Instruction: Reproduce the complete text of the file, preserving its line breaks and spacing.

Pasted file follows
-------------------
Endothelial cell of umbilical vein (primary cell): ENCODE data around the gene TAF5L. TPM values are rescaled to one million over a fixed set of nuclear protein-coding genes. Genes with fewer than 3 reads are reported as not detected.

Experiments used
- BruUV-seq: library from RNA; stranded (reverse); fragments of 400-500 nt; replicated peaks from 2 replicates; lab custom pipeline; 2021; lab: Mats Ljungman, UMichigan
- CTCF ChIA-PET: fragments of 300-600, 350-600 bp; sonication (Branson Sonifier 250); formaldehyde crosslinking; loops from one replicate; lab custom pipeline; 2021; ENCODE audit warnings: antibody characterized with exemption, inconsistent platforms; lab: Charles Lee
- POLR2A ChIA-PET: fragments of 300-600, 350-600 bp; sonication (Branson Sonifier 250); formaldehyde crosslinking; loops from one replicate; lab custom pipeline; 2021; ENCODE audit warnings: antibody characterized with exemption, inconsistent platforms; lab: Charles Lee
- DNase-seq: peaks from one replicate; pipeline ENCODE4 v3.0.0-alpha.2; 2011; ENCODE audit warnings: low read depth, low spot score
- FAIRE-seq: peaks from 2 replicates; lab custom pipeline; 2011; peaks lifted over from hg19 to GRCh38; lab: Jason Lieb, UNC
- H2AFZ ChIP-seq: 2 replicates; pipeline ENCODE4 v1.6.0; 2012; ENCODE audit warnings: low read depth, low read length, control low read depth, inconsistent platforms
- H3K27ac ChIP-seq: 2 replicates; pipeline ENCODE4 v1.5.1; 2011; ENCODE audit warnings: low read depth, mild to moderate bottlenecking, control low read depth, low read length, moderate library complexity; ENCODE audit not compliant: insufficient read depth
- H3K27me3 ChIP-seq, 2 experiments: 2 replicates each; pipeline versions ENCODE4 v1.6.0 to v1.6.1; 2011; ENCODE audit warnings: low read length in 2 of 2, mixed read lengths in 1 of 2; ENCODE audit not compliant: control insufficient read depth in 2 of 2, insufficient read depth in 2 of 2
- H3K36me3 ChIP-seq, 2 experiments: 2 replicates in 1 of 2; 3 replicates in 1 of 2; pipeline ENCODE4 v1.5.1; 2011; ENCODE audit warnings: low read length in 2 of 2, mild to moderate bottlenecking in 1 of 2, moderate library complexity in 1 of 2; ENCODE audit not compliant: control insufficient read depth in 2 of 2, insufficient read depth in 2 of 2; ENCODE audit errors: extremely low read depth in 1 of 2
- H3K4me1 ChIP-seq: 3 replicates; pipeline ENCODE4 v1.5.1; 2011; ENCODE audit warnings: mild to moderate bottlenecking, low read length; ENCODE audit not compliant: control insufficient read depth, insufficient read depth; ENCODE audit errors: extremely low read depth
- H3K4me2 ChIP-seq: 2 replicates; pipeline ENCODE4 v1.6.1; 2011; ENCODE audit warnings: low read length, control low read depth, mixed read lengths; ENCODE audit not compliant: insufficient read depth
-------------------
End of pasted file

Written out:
Endothelial cell of umbilical vein (primary cell): ENCODE data around the gene TAF5L. TPM values are rescaled to one million over a fixed set of nuclear protein-coding genes. Genes with fewer than 3 reads are reported as not detected.

Experiments used
- BruUV-seq: library from RNA; stranded (reverse); fragments of 400-500 nt; replicated peaks from 2 replicates; lab custom pipeline; 2021; lab: Mats Ljungman, UMichigan
- CTCF ChIA-PET: fragments of 300-600, 350-600 bp; sonication (Branson Sonifier 250); formaldehyde crosslinking; loops from one replicate; lab custom pipeline; 2021; ENCODE audit warnings: antibody characterized with exemption, inconsistent platforms; lab: Charles Lee
- POLR2A ChIA-PET: fragments of 300-600, 350-600 bp; sonication (Branson Sonifier 250); formaldehyde crosslinking; loops from one replicate; lab custom pipeline; 2021; ENCODE audit warnings: antibody characterized with exemption, inconsistent platforms; lab: Charles Lee
- DNase-seq: peaks from one replicate; pipeline ENCODE4 v3.0.0-alpha.2; 2011; ENCODE audit warnings: low read depth, low spot score
- FAIRE-seq: peaks from 2 replicates; lab custom pipeline; 2011; peaks lifted over from hg19 to GRCh38; lab: Jason Lieb, UNC
- H2AFZ ChIP-seq: 2 replicates; pipeline ENCODE4 v1.6.0; 2012; ENCODE audit warnings: low read depth, low read length, control low read depth, inconsistent platforms
- H3K27ac ChIP-seq: 2 replicates; pipeline ENCODE4 v1.5.1; 2011; ENCODE audit warnings: low read depth, mild to moderate bottlenecking, control low read depth, low read length, moderate library complexity; ENCODE audit not compliant: insufficient read depth
- H3K27me3 ChIP-seq, 2 experiments: 2 replicates each; pipeline versions ENCODE4 v1.6.0 to v1.6.1; 2011; ENCODE audit warnings: low read length in 2 of 2, mixed read lengths in 1 of 2; ENCODE audit not compliant: control insufficient read depth in 2 of 2, insufficient read depth in 2 of 2
- H3K36me3 ChIP-seq, 2 experiments: 2 replicates in 1 of 2; 3 replicates in 1 of 2; pipeline ENCODE4 v1.5.1; 2011; ENCODE audit warnings: low read length in 2 of 2, mild to moderate bottlenecking in 1 of 2, moderate library complexity in 1 of 2; ENCODE audit not compliant: control insufficient read depth in 2 of 2, insufficient read depth in 2 of 2; ENCODE audit errors: extremely low read depth in 1 of 2
- H3K4me1 ChIP-seq: 3 replicates; pipeline ENCODE4 v1.5.1; 2011; ENCODE audit warnings: mild to moderate bottlenecking, low read length; ENCODE audit not compliant: control insufficient read depth, insufficient read depth; ENCODE audit errors: extremely low read depth
- H3K4me2 ChIP-seq: 2 replicates; pipeline ENCODE4 v1.6.1; 2011; ENCODE audit warnings: low read length, control low read depth, mixed read lengths; ENCODE audit not compliant: insufficient read depth